Although Dastar does not permit the use of trademarks as a means of extending protection after copyrights expire, the Dastar opinion does leave room for the possibility of using false advertising law as a means of protection instead. At the end of the Dastar decision, the court explains that if a copied worked were used “in advertising or promotion, to give purchasers the impression that [it] was quite different” than the original that it copied “then . . . the respondents might have a cause of action . . . for misrepresentation under the ‘misrepresents the nature, characteristics [or] qualities’ provision of § 43(a)(1)(B).” This refers to Lanham Act § 43(a)(1)(B), often called the false advertising prong, which holds liable in a civil action “any person who, on or in connection with any goods or services, or any container for goods, uses in commerce any . . . false or misleading description of fact, or false or misleading representation of fact, which in commercial advertising or promotion, misrepresents the nature, characteristics, qualities, or geographic origin of his or her or another person’s goods, services, or commercial activities” (emphasis added).  As it has been interpreted, “nature, characteristics, and qualities” refers to the nature of the good itself, rather than a question about the authorship or source of the good.
As it applies to Mickey Mouse, this means that a false or misleading promotion made about Mickey Mouse’s “nature, characteristics, or qualities” might qualify for a false advertising claim, but a claim about the author of Mickey Mouse would not. For instance, if a non-Disney entity was selling Mickey Mouse products and was advertising Mickey Mouse’s tendency to be the villain, his superpower of teleportation, his connection to his girlfriend Daisy Duck, or his famous triangular shaped ears, any of these might be false advertising. However, Disney would not have a claim against a seller who simply sold Mickey Mouse paraphernalia without accreditation to Disney or who even took Disney gear and sold it under its own brand, since these are examples of passing off and reverse passing off, which are seemingly barred by Dastar.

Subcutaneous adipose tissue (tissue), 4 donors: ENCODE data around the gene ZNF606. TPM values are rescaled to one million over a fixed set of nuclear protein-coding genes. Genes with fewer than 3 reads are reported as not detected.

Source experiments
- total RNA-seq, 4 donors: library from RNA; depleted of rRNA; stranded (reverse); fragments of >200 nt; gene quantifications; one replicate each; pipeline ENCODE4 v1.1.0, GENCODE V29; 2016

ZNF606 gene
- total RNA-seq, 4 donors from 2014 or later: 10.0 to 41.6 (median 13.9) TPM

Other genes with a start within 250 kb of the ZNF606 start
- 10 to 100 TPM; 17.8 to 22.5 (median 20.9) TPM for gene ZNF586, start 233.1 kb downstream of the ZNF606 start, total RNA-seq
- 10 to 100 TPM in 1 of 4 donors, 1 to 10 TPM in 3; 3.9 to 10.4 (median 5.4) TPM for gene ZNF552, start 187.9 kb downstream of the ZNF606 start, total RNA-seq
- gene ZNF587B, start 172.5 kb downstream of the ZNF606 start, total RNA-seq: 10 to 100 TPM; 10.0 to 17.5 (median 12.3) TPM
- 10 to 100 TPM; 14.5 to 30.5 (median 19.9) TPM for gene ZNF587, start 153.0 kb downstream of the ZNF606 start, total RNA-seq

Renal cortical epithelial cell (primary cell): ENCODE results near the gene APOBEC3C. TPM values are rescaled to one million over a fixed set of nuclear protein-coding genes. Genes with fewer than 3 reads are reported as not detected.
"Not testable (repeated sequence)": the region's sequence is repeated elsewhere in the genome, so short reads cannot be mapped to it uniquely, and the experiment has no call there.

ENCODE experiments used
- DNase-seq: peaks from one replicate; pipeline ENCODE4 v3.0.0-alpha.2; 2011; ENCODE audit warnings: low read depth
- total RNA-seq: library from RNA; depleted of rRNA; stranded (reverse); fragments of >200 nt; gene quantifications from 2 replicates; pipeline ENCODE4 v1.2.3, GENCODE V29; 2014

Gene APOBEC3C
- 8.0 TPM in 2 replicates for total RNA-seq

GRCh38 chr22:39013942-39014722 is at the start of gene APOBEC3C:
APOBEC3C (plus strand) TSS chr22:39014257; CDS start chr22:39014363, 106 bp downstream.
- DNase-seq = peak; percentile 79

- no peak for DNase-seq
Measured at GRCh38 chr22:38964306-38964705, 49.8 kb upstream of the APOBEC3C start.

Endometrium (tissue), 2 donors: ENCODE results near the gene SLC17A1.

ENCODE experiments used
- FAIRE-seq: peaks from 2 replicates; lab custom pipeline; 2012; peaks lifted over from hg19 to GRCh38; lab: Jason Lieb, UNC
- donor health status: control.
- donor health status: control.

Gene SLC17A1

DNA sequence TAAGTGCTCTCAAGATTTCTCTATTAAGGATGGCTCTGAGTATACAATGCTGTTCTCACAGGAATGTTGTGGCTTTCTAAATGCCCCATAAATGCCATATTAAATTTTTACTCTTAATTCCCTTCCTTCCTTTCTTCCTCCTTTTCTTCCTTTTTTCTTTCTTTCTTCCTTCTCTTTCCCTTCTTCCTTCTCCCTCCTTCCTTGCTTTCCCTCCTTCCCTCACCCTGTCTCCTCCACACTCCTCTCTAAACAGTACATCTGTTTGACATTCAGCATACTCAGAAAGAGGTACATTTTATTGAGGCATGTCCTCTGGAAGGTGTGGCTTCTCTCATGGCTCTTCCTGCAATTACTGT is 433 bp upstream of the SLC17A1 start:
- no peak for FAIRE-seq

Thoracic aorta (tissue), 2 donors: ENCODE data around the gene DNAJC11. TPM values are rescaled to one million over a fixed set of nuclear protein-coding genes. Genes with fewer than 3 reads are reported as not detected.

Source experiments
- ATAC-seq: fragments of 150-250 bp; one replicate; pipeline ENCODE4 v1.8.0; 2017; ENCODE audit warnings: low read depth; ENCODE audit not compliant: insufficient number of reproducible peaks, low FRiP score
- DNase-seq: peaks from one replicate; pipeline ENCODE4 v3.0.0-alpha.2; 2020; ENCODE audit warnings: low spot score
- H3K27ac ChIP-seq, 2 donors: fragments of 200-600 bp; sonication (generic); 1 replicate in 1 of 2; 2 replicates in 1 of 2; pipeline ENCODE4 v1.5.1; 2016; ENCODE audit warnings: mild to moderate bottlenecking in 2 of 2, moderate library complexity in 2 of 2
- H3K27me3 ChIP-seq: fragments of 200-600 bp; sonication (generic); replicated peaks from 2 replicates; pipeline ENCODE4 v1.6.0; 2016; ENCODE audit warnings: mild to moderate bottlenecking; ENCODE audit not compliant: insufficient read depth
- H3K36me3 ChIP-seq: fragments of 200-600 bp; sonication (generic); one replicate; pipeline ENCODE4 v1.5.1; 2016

To make matters more complicated, the requirements for false advertising are different from regular trademark protection. Rather than just needing to show a likelihood of confusion (necessary for a trademark infringement claim), to have a valid false advertising claim, a plaintiff must demonstrate that: “(1) the defendant’s statements were false or misleading; (2) the statements deceived, or had the capacity to deceive, consumers; (3) the deception had a material effect on consumers’ purchasing decision; (4) the misrepresented service affects interstate commerce; and (5) the plaintiff has been, or likely will be, injured as a result of the false or misleading statement.” These requirements mean that a plaintiff might not have a viable false advertising claim in a situation where they might have been able to sue for trademark infringement.
For example, although in the past Disney might have brought trademark claims against street vendors selling Mickey Mouse t-shirts, under false advertising law, Disney might have difficulty showing that the deception had a material effect on consumers’ purchasing decisions and that Disney was injured as a result of one street vendor selling a few shirts.